By Scott D. Trostel
Author of the “THE LINCOLN FUNERAL TRAIN”
A snap shot of history from 150 years ago, President Abraham Lincoln was able to hold the Republic together at the conclusion of the terrible War Between the States.
On April 14, 1865, he was mortally shot while attending a play at Ford’s Theater. He expired the next morning, sending a shock wave across the land and setting a series of events in motion that would include Miami County. Mary Todd Lincoln agreed to a conditional burial of her husband in Oak Ridge Cemetery at Springfield, Illinois. She was less understanding of the extensive route proposed for a funeral train, but gave in after four days of intense negotiations. Secretary of War Edwin Stanton, was getting things lined up for the train and its arrangements. He appointed co-chairmen, John Garrett of Baltimore, Maryland and Ohio Governor John Brough, both railroad men, to handle details of the train’s movement over the 1,700 mile route.
Included in the train was the first executive car named UNITED STATES, it carried the coffin of President Abraham Lincoln and a second coffin, containing the body of his 12 year old son, William “Willie” Lincoln. A list of guests were generated and announcements were made to hold ten state funeral en route, including two in Ohio.
The long and sorrowful journey from Washington City commenced April 21, 1865, neither Mary Lincoln, nor her son, Captain Robert Lincoln were on the nine car train. No one knew how strong the public showing of grief and respect for the slain president would be. At the first stop in Baltimore, Maryland, the streets were packed, and roof tops were lined with mourners. The stop of a few hours found that after the funeral train had left for Harrisburg, Pa., mourners continued to come just to pass by the place where the coffin had lain for just a few hours. This process of mourners continued for nearly four weeks, and it happened at all ten planned stops. A crush of mourners at Harrisburg nearly broke the doors down to the state capitol that evening. People came from near and far by every conveyance to mourn the loss of a great man.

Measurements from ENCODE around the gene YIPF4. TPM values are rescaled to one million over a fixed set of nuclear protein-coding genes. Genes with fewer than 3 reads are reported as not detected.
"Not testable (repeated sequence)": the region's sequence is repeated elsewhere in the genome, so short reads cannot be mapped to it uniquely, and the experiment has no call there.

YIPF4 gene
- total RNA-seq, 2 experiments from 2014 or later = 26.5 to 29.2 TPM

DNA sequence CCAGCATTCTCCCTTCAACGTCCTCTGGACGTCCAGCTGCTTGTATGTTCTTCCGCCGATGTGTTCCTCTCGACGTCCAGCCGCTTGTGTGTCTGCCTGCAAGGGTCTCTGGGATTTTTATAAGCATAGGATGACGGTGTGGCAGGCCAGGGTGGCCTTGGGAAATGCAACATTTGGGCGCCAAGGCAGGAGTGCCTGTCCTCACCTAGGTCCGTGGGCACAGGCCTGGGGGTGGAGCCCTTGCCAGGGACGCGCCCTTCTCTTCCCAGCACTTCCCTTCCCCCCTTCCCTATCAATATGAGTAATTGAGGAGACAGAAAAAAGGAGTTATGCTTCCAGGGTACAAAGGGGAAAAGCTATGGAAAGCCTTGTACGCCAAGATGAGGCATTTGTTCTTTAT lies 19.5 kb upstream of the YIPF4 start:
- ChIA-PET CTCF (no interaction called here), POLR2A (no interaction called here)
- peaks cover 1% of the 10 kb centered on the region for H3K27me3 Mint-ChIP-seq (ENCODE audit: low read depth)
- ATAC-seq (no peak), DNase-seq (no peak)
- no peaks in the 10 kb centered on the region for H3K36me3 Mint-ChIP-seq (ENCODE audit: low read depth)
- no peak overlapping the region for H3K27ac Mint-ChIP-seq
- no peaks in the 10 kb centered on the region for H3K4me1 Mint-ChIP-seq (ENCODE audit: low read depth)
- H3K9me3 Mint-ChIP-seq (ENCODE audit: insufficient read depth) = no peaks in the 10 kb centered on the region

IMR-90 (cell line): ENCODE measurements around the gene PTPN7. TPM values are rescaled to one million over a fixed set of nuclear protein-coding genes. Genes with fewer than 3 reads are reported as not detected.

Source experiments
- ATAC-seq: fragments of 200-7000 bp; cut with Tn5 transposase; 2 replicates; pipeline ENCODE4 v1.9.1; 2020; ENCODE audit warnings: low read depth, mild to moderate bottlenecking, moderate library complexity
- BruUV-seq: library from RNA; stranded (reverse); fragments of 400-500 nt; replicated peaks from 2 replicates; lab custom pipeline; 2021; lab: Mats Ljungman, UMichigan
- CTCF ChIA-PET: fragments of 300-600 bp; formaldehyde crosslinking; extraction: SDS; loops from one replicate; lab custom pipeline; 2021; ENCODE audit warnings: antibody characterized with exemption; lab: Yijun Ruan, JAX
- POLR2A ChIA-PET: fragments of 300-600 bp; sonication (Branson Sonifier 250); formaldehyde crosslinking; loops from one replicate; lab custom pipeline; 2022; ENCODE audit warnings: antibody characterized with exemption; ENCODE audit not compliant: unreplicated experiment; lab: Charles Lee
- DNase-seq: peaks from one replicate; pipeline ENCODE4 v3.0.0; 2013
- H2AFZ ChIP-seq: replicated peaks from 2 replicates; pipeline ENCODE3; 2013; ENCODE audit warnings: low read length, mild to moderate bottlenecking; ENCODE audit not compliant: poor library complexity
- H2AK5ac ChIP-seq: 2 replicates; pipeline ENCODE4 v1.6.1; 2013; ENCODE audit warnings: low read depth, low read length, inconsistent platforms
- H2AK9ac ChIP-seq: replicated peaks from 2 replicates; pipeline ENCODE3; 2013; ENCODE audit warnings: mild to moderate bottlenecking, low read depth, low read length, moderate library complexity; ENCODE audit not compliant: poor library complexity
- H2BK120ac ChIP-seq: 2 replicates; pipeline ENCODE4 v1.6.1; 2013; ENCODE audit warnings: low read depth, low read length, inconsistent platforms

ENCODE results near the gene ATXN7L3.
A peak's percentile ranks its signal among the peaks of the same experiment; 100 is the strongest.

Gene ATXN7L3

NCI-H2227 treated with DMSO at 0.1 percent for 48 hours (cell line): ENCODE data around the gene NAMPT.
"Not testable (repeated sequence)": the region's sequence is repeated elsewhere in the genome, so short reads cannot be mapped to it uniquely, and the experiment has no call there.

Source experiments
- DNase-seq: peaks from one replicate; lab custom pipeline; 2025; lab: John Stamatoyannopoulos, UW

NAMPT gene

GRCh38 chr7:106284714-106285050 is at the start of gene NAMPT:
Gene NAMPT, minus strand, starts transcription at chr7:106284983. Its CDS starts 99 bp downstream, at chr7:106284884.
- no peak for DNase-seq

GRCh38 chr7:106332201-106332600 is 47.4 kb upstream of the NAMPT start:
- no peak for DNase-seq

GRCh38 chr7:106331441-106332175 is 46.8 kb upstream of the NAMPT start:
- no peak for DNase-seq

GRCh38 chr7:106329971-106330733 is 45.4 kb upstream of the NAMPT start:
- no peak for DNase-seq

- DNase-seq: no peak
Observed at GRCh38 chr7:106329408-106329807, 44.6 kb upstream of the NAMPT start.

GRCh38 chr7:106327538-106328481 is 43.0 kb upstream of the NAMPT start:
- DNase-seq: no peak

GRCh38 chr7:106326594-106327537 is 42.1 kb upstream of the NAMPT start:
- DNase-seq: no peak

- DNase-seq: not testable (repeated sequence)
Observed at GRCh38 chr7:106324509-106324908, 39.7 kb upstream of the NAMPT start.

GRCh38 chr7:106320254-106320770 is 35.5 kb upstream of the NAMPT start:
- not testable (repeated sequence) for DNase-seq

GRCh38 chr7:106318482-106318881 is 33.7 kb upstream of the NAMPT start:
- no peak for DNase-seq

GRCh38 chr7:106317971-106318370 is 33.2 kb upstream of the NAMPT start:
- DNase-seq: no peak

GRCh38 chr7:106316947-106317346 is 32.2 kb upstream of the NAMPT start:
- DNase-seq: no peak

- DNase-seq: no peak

As the train departed the next morning, people began throwing cut flowers in front of the train and at certain intermediate stops, floral wreaths were set upon the funeral car.
At Philadelphia tens of thousands came. When the coffin was removed to the hearse, a Piqua man, Vice-Admiral Stephen Clegg Rowan acted as an honorary pall-bearer in the procession. Lincoln’s coffin lay in Independence Hall, the place where the birth of a nation was hammered out and a place Lincoln himself found sacred. Near riots took place as people tried to enter the Hall. The mourners passed by the coffin in two lines, twelve abreast and at a brisk walking pace.
A stop was made for 30 minutes at Trenton, New Jersey, then the train moved on to Jersey City, New Jersey, where everyone was removed from the train and ferried across the Hudson River to Lower Manhattan. Only two cars of the train made the entire trip, the funeral car UNITED STATES and the Officers Car carrying the 29 Veteran Reserve Guard of Escort.
After an extended stay at City Hall, the largest processional parade up to that time took place with over 125 bands and hundreds of marching units included. The journey up the east side of the Hudson River included a stop across for West Point for the Cadets to salute the slain president and the first of only two stop where the general public was admitted.
The train stopped at East Albany, New York for the fifth state funeral, across the river at Albany, and the whole process of guest transport was repeated with the ferrying of all passenger and the coffin. The empty train was taken further north and crossed the Hudson River on a bridge.
Albany was engulfed by mourners. The railroads ran out of passenger cars, so be boarded box cars. This is the town where burglars and pick-pockets plied their evil craft.
Albany is also the town where the train went from day-time to night-time operation for the balance of the trip. Lincoln’s body had begun to decay and after the 15 hour trip west to Buffalo, New York, the balance of the journey was on a day by day basis, with the committee agreeing to move his burial from May 6 to May 4.